Now I could do any aircraft that I wanted because the kit comes with no decals. I've had some Lifelike Decals for Hans Jochim Marseille that I've wanted to use and test on a new Eduard kit so that is what I did. Not surprisingly, Eduard included these markings in their release of the Profipack. Oh well I still liked the markings.

The painting actually started with the white primer on the nose. This was masked off with Tamiya tape and the yellow lower cowling was painted. I used a combination of Tamiya Flat Yellow and Lemon Yellow for variation. After a day this was masked off and I sprayed the lower surface with Gunze RLM 78. The bottom of the aircraft showed this to be dirty so I was careful not to cover up the pre-shading as much as I normally do. Once dry the bottom of the tail was masked off with Tamiya tape and then Gunze RLM 79 was free handed on the aircraft center line. I upped the pressure on my airbrush and got close to the surface and built it up carefully. I was very pleased with the results. Take note that the RLM 79 curves upward under the tail. The tail was painted Floquil Zinc Primer. This looked perfect to my eye. A quick coat of Future with two drops of Tamiya thinner brought the aircraft to a shiny finish for the decals.

The Lifelike Decals were added and they looked great. They performed flawlessly with Microsol and Walther's Solvaset. Another coat of Future sealed the decals. This was followed up the next day with a coat of Alclad Flat in preparation for weathering.

I start my weathering with a thin wash in the panel lines. The light colors show it up really well. More wash was added to the wing roots, centerline and belly of the aircraft to 'dirty' them up. This was followed by some sun fading with artist oils drops on the surface. I primarily stuck with white and ochre. Some burnt umber was added to the area around the engine exhaust and on the belly. This was all blended together with a damp brush of Turpenoid. This step is essential to a desert aircraft as it is severely affected by the sun.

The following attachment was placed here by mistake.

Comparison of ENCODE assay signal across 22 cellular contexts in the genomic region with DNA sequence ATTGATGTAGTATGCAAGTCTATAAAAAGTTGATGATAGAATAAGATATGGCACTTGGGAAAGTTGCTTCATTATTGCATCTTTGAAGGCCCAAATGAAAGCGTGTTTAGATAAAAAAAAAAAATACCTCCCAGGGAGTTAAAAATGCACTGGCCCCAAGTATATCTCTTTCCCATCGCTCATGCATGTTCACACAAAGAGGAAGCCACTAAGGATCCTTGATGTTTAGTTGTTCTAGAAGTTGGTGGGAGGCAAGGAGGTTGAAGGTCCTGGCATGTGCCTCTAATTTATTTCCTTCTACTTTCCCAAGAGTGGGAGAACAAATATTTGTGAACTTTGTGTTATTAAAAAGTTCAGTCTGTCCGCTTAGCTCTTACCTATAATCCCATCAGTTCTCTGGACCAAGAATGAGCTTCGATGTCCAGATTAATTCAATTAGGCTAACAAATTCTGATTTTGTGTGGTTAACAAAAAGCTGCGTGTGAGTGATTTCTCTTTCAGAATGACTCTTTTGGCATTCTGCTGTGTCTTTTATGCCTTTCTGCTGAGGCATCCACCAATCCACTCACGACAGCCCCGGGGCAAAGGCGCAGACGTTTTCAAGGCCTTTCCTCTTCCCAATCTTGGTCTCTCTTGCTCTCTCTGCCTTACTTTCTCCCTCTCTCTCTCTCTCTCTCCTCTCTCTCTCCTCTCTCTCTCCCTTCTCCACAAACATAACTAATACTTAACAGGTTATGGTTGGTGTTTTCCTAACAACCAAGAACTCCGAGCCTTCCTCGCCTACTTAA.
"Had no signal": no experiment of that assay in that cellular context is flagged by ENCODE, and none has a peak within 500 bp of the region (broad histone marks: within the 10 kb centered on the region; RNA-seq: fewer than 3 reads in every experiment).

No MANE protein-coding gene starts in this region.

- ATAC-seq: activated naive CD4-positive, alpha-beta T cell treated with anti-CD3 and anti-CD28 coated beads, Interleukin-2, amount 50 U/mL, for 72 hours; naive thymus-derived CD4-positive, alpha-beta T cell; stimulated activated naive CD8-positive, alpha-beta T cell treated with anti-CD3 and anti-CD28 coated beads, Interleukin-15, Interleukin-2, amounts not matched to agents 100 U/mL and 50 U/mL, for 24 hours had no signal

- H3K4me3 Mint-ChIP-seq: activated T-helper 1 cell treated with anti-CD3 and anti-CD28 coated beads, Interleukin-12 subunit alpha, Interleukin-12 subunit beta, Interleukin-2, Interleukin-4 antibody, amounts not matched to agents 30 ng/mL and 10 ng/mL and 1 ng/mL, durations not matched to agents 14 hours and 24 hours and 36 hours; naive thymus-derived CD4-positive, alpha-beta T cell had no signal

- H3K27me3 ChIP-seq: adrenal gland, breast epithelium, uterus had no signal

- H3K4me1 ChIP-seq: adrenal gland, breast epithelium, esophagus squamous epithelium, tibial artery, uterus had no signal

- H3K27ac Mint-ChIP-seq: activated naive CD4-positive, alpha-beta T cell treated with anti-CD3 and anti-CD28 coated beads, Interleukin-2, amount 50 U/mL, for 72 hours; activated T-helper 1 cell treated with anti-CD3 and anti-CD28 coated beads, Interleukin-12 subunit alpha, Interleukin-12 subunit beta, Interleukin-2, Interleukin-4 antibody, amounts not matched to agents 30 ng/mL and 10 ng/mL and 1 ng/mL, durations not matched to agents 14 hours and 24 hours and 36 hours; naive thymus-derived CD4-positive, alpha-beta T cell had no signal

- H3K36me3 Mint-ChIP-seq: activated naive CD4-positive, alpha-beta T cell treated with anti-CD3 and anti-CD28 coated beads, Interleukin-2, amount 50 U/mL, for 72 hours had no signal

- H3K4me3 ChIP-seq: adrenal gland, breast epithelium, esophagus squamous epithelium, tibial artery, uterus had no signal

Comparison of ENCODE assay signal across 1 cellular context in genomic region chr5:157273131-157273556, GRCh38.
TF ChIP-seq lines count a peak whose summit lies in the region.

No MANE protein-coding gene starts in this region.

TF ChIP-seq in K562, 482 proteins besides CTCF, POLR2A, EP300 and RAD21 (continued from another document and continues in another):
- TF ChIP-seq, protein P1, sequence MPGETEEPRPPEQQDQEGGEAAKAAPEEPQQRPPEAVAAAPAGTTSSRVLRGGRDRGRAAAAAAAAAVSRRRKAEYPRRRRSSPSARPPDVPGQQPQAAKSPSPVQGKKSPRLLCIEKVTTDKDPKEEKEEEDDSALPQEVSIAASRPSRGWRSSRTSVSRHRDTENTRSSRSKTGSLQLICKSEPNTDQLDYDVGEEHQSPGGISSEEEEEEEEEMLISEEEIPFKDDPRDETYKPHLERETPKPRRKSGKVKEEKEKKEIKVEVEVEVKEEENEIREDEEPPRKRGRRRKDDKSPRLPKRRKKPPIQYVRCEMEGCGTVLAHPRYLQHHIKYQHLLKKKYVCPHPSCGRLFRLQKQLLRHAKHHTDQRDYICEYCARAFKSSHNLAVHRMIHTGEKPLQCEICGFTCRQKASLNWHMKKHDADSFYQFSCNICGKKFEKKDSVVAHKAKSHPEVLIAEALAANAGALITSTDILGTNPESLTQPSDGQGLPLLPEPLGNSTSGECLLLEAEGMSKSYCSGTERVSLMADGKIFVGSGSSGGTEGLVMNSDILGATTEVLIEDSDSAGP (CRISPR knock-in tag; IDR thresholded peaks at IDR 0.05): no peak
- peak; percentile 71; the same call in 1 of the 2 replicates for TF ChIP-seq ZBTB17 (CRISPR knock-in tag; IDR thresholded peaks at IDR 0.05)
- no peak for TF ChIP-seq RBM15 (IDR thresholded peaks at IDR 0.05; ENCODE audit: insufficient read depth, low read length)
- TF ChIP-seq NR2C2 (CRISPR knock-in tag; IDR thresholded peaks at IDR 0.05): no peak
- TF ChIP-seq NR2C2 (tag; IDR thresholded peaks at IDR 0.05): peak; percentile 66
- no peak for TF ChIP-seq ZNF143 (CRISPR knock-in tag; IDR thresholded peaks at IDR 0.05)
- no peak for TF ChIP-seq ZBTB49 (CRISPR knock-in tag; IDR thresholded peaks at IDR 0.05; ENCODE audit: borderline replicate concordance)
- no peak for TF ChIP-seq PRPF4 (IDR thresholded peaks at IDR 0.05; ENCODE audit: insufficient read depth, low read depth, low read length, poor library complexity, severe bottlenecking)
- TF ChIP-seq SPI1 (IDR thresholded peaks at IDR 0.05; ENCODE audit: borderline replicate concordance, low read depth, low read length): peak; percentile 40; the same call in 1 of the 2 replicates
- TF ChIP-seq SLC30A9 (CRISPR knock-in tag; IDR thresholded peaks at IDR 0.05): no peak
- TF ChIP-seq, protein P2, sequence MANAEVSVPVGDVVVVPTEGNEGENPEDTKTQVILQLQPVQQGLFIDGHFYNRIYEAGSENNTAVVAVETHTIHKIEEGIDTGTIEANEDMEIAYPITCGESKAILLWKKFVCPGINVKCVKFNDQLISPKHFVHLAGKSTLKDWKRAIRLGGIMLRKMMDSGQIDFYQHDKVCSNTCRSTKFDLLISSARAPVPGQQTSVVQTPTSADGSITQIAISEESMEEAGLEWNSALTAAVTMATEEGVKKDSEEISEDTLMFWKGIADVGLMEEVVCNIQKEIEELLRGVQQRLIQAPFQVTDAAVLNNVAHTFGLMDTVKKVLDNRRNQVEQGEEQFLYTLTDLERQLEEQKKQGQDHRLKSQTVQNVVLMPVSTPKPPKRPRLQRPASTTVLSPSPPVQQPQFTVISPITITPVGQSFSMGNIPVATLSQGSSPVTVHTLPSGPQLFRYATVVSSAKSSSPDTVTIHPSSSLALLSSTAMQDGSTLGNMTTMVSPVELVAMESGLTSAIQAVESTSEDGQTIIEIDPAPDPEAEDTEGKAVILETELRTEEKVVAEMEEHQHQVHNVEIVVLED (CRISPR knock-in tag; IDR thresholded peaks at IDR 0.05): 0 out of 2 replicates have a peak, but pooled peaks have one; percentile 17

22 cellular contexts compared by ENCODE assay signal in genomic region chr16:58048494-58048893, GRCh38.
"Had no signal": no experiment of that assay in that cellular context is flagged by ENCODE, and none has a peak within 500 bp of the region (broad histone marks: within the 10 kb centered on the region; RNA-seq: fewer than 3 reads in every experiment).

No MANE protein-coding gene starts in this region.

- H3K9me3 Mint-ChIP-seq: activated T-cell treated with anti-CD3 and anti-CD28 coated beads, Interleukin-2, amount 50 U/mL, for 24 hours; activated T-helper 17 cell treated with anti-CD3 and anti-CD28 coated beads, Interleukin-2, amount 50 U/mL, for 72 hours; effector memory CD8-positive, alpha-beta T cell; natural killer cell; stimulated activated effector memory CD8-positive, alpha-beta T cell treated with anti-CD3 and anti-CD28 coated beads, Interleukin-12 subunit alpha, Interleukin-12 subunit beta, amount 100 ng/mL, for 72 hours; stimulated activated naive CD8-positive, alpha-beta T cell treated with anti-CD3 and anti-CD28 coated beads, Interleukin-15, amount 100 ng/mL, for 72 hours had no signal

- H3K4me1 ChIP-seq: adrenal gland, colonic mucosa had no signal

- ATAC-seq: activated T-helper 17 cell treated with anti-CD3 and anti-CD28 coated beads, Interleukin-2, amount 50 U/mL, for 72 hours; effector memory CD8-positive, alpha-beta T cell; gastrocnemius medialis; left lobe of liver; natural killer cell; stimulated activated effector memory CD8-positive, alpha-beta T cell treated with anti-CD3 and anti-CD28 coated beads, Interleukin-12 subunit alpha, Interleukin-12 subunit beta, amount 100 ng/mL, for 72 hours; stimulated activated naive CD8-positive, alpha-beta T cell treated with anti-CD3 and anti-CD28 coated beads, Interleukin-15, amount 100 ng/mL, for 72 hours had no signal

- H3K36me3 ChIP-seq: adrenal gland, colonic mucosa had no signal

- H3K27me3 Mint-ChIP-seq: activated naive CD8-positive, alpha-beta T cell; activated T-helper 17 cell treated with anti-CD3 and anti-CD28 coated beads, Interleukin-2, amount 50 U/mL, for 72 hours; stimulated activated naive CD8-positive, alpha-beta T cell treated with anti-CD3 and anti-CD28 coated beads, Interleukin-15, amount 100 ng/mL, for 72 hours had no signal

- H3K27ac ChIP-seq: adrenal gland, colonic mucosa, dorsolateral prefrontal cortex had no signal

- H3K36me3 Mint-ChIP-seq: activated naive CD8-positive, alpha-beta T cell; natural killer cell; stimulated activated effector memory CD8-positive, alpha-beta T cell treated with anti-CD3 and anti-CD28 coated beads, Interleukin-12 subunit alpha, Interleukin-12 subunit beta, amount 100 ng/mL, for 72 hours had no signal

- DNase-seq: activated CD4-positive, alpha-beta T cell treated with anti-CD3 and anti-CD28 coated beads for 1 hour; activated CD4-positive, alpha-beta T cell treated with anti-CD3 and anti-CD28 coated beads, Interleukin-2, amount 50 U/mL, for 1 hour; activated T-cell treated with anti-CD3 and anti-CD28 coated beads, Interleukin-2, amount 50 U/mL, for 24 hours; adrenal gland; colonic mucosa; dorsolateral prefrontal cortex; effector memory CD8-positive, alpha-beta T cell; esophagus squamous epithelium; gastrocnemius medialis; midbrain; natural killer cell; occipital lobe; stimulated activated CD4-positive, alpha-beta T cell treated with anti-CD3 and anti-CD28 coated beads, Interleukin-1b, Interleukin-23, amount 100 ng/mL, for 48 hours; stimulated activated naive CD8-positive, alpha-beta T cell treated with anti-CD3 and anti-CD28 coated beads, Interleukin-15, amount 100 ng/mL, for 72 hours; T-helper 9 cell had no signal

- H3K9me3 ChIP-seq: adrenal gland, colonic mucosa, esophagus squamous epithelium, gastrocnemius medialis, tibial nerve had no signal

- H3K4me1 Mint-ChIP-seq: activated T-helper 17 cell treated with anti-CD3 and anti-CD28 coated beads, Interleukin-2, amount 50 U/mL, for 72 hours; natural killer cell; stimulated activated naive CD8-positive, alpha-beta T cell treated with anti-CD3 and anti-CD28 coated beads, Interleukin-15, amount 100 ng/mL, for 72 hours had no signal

Next came chipping with a sponge and Model Master Magnesium and Aluminium along with some pencils. Again, this aircraft was pretty worn so the wing leading edge will take some abuse as can be noted by the 'pealing' markings on the wings. Also the back of the prop blades were worn down to bare metal so I made sure to replicate this look on the kit props. I used a variety of methods here, including the hairspray technique, sponge, sanding and weathering powders.

Exhaust effects were added with a combination of Tamiya weathering powders, Mig powders and airbrush. The 109 was notorious for burning a black exhaust and having that exhaust staining flow along the airframe. This aircraft wasn't that bad but you definitely notice the staining.

Oil streaks were added to the belly with artist oils and Mig Streaking Grime.

With that the rest of the little parts were added. The canopy was added after the red dive angle indicator was added. I should have trimmed the decal but I still like it. The prop, antenna mast and finally the antenna was added to the mast and tail. With that the model was done. I have to say that this is one of my favorite models.

The fit of this kit is near perfect. I did notice that one of my flaps had a slight sink mark. Not too noticeable but it is visible. Each release from Eduard's 109 family Eduard adds refinement. The new fuselage and wings are excellent and feature recessed panel lines and refined rivets. Since this was the Overtree kit, it doesn't come with instructions, decals, photo etch, or masks. I don't think this is bad as I have plenty of decals. The only downside of the Overtree kit is the limited availability of them. I recommend you get the LEPT1 Photo Etch. The pre-painted instrument panel makes this set worth having. They are typically available at the same time as the Overtree. I really enjoyed building this kit. I loved the finished model and that is what matters to me.

Highly recommended

Thanks to Eduard and IPMS/USA for the review copy. You can only obtain your copy of an Overtree kit directly from Eduard at . Remember they are only available for a limited time.

  • Completed, Left Rear
    Completed, Left Rear
  • Completed, Left Front
    Completed, Left Front
  • Completed, Right Front
    Completed, Right Front
  • Completed, Right Side
    Completed, Right Side
  • Completed, Cockpit
    Completed, Cockpit
  • Completed, Top View
    Completed, Top View